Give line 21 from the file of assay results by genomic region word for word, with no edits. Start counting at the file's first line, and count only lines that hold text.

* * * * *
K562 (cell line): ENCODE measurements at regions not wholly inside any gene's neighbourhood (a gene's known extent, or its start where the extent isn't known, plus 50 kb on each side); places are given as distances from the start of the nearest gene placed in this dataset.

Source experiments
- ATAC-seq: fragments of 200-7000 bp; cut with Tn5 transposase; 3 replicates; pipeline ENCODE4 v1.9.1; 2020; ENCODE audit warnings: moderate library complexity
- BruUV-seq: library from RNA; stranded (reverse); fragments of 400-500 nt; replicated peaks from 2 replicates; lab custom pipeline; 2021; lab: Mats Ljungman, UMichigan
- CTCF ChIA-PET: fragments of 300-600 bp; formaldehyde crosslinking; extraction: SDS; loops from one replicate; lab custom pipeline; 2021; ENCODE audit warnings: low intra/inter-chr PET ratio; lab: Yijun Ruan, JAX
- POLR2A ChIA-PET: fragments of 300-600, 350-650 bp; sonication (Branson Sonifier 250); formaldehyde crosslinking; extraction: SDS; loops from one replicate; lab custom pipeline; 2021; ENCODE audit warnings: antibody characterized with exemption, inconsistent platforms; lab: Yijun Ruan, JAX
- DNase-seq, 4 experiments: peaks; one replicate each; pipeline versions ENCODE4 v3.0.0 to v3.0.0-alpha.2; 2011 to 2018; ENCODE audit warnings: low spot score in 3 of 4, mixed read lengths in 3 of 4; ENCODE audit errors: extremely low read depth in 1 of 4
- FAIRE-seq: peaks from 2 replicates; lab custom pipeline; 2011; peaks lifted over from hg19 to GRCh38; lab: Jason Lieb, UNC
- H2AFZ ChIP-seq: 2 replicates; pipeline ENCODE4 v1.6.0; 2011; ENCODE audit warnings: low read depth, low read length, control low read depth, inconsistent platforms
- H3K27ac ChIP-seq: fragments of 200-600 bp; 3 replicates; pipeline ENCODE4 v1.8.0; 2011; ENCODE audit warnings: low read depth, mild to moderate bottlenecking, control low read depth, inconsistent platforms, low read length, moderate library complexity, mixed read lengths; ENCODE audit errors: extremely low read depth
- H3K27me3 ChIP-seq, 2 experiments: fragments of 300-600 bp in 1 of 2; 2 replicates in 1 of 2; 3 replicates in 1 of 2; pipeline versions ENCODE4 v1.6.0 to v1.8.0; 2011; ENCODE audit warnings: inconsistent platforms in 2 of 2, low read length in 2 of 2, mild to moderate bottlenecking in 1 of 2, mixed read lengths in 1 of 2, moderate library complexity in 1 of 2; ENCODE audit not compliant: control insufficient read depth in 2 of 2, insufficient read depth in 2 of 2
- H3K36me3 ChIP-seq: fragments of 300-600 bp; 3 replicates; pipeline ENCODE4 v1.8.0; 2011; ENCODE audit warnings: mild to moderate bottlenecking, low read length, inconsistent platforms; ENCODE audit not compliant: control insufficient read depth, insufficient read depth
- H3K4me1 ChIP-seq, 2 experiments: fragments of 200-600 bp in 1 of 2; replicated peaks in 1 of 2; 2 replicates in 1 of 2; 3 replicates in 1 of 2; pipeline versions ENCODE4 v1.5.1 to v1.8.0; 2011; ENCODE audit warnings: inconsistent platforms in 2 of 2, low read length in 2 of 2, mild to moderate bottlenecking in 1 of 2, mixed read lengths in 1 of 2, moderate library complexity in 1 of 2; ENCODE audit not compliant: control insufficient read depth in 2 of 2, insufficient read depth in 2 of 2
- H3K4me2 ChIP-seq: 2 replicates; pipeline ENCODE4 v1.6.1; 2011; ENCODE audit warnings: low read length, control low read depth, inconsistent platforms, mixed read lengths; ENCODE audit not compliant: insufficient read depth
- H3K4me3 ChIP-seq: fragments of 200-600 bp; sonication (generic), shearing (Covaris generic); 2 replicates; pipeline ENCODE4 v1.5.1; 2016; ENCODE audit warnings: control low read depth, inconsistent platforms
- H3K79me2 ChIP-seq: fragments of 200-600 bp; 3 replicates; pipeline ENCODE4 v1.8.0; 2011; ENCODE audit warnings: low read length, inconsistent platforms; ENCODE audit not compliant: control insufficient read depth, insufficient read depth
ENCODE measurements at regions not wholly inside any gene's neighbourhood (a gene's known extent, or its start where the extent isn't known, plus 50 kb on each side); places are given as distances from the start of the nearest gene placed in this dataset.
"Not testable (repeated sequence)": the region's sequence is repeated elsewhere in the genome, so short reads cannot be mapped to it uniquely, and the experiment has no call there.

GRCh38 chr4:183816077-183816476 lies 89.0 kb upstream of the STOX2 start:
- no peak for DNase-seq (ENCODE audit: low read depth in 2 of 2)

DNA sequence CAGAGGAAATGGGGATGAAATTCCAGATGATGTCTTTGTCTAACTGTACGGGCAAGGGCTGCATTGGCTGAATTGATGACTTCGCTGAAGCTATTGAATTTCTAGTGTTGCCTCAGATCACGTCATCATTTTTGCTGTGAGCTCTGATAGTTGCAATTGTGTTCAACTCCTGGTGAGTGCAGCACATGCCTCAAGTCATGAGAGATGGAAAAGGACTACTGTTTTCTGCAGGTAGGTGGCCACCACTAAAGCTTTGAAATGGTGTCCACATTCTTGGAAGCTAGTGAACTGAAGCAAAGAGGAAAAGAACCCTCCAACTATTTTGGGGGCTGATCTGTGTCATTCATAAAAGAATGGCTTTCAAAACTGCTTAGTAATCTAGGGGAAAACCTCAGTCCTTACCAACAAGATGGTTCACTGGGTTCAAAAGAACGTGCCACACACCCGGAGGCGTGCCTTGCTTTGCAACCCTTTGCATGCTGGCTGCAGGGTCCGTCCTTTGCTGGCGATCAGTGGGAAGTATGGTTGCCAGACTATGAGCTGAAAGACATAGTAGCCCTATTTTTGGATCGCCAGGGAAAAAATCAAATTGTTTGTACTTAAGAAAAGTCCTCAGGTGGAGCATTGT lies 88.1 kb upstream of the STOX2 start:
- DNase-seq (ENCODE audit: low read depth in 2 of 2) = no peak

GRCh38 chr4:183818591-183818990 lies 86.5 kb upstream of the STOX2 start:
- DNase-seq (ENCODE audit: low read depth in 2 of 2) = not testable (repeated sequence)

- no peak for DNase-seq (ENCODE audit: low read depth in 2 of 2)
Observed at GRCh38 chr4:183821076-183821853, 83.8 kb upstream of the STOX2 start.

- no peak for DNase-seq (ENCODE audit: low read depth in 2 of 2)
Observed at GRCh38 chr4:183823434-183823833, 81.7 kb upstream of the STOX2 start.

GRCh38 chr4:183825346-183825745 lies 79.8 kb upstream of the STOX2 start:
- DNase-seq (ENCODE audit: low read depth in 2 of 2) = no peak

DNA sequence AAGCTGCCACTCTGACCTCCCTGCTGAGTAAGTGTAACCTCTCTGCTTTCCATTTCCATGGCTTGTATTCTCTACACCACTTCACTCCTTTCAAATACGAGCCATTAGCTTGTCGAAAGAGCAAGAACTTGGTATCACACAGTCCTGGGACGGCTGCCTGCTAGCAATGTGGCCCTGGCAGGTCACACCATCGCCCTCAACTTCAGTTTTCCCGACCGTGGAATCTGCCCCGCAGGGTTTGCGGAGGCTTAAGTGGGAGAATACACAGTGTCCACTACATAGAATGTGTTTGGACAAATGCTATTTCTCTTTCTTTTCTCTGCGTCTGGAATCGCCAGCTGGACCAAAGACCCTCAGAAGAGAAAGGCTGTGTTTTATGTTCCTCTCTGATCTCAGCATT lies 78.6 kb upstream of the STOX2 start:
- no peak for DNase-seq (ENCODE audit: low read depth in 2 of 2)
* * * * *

DNA sequence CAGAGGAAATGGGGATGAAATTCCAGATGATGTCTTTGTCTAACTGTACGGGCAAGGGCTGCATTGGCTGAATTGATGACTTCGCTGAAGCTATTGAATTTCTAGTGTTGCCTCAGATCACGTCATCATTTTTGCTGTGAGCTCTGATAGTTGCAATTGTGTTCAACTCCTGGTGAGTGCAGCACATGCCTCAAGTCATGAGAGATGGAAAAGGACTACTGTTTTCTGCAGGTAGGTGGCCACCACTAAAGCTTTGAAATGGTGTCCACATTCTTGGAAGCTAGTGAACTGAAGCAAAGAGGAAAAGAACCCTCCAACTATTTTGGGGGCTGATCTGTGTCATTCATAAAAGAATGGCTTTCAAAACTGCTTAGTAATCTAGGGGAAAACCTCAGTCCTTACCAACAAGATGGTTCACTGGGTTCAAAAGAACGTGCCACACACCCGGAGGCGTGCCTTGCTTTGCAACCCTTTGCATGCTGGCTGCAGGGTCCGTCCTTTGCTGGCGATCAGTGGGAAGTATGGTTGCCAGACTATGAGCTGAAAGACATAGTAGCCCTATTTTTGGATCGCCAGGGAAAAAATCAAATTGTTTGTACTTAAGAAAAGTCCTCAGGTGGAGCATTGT lies 88.1 kb upstream of the STOX2 start: